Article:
Google search ads are great when you want to get in front of people with high purchasing intent. It’s the ideal time to market: people are looking to buy and you’re there as the obvious choice. You might pay a lot more for their click, but you’re not paying for awareness—you’re paying for leads and/or sales.

Google search ads can also be a great way to play catch-up with more established competitors. If they’re getting a ton of organic traffic on keywords you’re not ranking for, you can pay to outrank them and siphon off some of that traffic.

Overall, for the right businesses (by which I mean “most businesses”), Google search ads are an incredibly powerful way to get in front of the right people at the right time.

Weaknesses

The downside to Google search ads? Affordability. Google Ads lets you pay to play on the search results page, but if you can’t afford to pay to win, this might not be the right game for you.

When the costs are too high or there simply isn’t any search volume for what you’re selling, Google Ads can be a huge exercise in frustration. While it’s a great fit for many businesses, it certainly isn’t right for everyone.

Google Display Ads

If you’re looking for a good way to build awareness outside of social media, Google display ads are a great option to consider.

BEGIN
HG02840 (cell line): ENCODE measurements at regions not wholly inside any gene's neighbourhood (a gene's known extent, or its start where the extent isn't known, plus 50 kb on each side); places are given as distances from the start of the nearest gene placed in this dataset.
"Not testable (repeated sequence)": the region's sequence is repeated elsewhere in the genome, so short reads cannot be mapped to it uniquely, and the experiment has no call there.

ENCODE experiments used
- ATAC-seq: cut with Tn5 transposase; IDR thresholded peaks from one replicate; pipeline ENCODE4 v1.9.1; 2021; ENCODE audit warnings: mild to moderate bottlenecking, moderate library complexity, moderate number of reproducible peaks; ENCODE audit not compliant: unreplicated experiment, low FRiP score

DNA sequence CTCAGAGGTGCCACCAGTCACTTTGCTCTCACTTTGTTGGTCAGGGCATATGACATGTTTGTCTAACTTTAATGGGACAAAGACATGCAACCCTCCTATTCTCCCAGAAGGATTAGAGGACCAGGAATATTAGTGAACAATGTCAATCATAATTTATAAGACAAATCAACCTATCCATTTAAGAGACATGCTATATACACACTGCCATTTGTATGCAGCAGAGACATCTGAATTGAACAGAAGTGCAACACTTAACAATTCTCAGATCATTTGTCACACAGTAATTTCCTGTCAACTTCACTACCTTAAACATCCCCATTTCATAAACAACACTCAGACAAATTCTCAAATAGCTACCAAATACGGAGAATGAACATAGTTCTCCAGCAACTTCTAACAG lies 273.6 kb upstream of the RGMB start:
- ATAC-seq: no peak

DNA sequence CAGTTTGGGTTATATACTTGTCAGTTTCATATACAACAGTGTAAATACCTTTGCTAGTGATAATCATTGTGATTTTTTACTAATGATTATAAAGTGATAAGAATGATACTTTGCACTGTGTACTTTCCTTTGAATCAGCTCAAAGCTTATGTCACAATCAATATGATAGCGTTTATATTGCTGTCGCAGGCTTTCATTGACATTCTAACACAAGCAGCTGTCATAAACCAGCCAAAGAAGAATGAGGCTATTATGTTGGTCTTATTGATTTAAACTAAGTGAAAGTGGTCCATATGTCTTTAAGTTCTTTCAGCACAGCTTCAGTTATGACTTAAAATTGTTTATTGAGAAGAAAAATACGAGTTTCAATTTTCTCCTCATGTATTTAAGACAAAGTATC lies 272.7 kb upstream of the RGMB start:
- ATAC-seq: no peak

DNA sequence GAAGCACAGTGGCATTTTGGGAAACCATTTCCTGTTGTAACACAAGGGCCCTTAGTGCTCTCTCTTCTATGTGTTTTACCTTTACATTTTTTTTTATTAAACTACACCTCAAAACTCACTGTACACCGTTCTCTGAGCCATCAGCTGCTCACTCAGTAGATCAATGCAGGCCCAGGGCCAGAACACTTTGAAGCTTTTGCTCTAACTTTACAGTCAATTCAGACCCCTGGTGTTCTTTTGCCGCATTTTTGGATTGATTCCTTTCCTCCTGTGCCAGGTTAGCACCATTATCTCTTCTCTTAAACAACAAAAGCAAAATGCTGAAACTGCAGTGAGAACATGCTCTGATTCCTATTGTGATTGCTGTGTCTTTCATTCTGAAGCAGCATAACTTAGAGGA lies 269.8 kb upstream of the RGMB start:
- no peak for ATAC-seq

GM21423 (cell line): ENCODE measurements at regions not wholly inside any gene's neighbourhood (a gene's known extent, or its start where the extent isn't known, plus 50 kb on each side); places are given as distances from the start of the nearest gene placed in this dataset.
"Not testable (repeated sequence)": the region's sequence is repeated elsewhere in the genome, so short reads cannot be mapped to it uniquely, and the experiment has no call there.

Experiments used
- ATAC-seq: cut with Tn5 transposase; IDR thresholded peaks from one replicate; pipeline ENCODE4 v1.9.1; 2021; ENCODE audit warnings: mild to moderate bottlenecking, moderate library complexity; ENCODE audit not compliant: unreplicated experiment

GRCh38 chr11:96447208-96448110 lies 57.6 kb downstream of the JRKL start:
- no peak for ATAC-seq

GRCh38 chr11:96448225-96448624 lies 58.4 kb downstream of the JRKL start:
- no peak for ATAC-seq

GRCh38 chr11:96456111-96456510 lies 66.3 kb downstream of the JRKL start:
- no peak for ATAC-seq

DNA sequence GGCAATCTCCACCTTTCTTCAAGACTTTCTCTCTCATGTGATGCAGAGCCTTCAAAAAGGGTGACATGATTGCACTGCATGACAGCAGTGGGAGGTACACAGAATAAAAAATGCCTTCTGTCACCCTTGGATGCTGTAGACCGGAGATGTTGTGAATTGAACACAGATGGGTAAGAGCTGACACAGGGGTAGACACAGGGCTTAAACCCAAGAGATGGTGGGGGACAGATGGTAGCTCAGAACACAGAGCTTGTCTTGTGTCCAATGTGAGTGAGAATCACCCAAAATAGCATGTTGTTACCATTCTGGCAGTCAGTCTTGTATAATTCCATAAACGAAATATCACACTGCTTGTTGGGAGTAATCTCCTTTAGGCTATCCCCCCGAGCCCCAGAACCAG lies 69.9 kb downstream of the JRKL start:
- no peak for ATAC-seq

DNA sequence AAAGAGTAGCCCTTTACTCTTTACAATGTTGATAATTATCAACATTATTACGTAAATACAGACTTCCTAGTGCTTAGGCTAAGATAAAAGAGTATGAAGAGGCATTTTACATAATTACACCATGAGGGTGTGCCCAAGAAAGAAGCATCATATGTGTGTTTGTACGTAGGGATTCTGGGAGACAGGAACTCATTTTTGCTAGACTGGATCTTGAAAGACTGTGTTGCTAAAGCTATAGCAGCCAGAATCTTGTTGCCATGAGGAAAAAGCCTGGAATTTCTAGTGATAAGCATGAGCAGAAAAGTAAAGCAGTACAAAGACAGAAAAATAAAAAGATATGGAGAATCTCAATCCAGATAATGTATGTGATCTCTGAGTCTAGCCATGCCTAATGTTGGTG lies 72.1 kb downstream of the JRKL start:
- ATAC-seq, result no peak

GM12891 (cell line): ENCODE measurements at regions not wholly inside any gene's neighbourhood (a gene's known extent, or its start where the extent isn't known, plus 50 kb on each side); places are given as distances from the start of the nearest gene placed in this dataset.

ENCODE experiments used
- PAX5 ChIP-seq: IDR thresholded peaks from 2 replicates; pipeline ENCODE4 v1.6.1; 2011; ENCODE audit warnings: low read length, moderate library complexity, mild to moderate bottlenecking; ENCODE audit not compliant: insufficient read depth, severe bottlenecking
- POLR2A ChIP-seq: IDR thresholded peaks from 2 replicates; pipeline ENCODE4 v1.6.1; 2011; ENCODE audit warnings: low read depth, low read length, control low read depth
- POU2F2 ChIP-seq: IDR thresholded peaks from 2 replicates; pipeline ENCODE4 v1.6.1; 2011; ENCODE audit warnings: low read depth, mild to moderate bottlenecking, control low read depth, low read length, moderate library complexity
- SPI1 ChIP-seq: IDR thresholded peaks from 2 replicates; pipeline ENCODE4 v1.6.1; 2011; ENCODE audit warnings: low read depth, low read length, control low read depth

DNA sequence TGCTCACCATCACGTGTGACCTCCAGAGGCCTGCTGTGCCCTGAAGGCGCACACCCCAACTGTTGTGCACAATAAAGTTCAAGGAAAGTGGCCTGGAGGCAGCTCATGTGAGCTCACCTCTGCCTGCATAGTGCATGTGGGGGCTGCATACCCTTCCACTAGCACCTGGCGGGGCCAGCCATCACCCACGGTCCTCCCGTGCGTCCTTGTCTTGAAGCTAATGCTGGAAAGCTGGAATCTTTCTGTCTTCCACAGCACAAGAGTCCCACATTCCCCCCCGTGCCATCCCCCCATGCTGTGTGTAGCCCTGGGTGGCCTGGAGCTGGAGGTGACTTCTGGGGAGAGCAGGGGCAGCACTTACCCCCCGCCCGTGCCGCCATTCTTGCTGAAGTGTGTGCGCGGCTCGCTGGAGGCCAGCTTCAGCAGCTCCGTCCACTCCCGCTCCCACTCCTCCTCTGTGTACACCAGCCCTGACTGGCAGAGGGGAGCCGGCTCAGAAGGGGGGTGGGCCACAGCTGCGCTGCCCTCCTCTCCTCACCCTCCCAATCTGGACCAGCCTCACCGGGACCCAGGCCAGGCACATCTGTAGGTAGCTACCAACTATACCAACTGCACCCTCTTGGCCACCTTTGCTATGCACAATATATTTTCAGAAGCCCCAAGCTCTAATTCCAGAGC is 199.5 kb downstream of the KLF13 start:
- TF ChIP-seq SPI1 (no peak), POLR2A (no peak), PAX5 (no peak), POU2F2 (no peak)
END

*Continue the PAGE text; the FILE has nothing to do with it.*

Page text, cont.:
Like Facebook Ads, Google display ads are an upper-funnel play. They allow you to show ads to your target audience on websites across the internet.

While at first glance, this might seem like a more limited form of Facebook advertising (and you could certainly make that argument), Google display ads really shine in one particular area: remarketing.

While display ads have been around for so long that people have developed “banner blindness”, remarketing allows you to cut through that blindness by running ads with familiar content in front of people that have already visited your website.

A good remarketing campaign reminds people that they were interested enough in your business to visit your site once.

It’s a different spin on brand awareness. Instead of trying to get people to realize that your business exists, you’re helping them remember that you exist—and they’re interested in buying from you.

While you can run remarketing campaigns on other platforms like Facebook, those campaigns can only really reach people on the platform itself. Google display ads allow your remarketing to follow people across the internet—a constant reminder that they should come back and buy.

Cost